Though I’ve lived all of my 55 years in northern climes, I’ve never learned to like winter. And yet, the experience of walking on a blanket of freshly fallen snow moves me in a way I can neither explain nor understand. The fragility and softness of snow belies the ruthless, unforgiving climate that produces it.
The delicacy of little pockets of fluff precariously attached to small irregularities on the bark of a tree trunk fill me with fresh awe each time I see them.
The tender way the fork of a tree cups thousands of tiny crystals without injuring them is gentle as a lover’s first uncertain touch.
We’re expecting 10 centimeters overnight. There is only a slight breeze; white shreds of frozen lace dance languidly around the mercury street lights. They catch in my hair and eyelashes, kiss my face as they melt on my cheek or lips. The low hanging clouds reflect back a warm orange-gold as the city quiets in the darkness.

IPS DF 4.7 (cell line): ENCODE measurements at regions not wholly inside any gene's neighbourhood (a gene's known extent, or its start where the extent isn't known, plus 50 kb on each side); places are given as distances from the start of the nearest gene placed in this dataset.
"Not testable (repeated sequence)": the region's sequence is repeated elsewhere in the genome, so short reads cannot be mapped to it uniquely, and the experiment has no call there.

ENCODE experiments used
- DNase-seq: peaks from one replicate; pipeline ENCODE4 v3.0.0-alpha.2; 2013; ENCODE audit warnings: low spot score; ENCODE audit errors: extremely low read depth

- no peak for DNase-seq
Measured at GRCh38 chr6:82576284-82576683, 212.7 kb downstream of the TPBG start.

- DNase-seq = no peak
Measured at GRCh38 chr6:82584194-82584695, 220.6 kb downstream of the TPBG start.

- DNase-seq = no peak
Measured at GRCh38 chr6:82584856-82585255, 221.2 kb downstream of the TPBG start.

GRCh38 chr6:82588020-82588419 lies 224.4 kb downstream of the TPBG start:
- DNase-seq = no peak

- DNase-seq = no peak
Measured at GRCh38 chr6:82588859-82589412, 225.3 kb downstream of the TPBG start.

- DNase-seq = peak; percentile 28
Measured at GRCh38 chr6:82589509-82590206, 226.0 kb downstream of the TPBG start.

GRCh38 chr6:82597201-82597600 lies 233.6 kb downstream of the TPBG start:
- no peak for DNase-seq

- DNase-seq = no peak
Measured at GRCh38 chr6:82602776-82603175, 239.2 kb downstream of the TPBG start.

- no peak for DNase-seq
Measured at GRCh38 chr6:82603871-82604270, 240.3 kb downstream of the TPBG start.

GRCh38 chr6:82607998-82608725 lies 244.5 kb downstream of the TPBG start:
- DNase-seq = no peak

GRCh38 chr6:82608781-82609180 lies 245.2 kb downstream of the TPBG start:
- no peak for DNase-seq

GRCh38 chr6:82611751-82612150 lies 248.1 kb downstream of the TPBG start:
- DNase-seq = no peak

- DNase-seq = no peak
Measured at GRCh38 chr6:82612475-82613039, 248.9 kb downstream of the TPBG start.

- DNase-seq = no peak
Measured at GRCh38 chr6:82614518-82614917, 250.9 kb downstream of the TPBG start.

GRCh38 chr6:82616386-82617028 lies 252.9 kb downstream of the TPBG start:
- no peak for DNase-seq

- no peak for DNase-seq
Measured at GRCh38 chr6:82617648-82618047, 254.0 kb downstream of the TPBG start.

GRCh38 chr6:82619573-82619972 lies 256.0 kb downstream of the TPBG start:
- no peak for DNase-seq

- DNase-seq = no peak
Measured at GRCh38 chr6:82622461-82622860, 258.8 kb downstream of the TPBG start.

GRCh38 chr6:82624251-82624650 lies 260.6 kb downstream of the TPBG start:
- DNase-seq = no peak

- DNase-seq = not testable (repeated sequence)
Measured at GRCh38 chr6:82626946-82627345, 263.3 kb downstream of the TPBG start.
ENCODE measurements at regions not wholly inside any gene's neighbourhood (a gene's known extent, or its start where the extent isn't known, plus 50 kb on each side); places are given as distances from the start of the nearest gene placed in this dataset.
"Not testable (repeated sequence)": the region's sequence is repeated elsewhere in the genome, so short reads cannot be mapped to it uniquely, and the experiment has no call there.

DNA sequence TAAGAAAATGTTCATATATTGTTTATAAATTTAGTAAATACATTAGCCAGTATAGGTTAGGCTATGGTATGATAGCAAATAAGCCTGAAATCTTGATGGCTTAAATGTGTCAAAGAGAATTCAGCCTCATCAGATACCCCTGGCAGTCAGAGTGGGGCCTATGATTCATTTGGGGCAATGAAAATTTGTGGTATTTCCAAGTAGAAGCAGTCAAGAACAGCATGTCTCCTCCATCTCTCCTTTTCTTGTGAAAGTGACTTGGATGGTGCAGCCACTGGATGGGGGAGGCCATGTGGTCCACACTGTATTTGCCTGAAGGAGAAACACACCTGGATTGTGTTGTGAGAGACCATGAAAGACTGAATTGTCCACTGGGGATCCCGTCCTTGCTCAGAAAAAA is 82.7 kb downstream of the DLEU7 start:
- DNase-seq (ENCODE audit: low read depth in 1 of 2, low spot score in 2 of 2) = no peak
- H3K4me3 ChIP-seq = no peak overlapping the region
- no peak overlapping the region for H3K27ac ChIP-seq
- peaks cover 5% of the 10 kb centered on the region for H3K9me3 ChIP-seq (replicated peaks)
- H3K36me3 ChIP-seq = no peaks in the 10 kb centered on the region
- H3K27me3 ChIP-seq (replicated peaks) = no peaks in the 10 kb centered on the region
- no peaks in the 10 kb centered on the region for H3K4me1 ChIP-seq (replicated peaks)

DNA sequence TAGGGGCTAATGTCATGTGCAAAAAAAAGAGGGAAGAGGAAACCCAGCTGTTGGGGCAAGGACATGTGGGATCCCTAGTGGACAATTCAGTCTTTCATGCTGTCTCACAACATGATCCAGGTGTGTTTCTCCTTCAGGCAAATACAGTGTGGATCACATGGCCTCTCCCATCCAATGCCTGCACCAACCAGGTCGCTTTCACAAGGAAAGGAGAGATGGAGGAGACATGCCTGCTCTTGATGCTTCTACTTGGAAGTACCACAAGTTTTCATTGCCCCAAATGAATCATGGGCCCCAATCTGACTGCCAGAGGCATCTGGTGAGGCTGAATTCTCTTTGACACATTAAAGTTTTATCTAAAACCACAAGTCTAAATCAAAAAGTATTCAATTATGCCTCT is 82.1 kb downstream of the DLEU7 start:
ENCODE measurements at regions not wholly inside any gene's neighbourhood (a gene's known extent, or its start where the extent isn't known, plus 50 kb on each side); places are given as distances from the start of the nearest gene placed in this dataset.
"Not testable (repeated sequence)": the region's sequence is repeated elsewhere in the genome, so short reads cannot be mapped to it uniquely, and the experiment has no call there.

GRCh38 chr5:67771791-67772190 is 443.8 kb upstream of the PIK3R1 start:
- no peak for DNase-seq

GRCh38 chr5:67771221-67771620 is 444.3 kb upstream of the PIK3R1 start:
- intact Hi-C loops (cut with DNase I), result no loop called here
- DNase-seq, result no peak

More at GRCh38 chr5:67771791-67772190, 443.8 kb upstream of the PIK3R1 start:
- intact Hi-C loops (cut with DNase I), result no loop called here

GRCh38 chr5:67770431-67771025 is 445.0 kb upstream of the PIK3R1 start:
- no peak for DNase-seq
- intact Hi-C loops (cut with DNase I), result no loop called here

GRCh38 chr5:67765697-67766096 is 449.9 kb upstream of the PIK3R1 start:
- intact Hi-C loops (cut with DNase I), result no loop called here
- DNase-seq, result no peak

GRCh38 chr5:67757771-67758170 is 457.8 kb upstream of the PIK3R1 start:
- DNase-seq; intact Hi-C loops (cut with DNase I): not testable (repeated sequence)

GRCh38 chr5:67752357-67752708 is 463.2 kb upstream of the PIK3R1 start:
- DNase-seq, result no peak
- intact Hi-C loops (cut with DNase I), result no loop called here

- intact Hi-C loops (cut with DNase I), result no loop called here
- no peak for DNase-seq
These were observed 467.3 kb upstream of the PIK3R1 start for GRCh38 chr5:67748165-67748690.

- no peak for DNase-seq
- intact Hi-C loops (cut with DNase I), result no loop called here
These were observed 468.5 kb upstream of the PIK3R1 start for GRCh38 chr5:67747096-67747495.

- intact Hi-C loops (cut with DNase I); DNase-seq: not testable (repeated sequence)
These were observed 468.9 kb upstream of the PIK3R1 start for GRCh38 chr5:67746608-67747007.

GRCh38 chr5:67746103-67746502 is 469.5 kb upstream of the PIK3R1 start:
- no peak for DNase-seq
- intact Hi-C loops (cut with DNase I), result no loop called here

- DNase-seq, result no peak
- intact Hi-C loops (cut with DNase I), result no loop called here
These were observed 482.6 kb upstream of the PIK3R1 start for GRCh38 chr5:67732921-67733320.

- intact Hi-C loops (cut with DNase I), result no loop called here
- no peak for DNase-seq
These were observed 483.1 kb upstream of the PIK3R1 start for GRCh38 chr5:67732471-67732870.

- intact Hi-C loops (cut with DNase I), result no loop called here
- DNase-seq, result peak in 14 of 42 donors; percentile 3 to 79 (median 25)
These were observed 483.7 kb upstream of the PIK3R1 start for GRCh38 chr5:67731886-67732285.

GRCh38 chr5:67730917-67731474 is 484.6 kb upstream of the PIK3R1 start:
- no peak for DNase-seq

The dog is never happier than when he steps out the front door of the house onto an untouched world of soft white – unless perhaps it’s when he can punch through the crust made on the snow’s surface from a brief thaw. He’s like a cat in a field of catnip, leaping twirling, rolling, burrowing, bouncing. The personification of joy. Or, perhaps I should say the ‘anim’-ation of joy.
I’m just recovering from several days in bed with a nasty flu/cold bug. Being ill is always a reminder to me of how good ‘well’ feels. It reminds me to be grateful for good health.Tomorrow, in celebration and gratitude for the reminder, I’ll take the dog along the walking trails that follow the creek. They’re kept ploughed throughout the winter, but if I wake early there will still be a generous layer of pristine glory over my world.
The outlines of the trees along the trail will be softened, touched here and there by the same glory.
We may be the first to walk through it - pioneers in a way, going where none have gone before.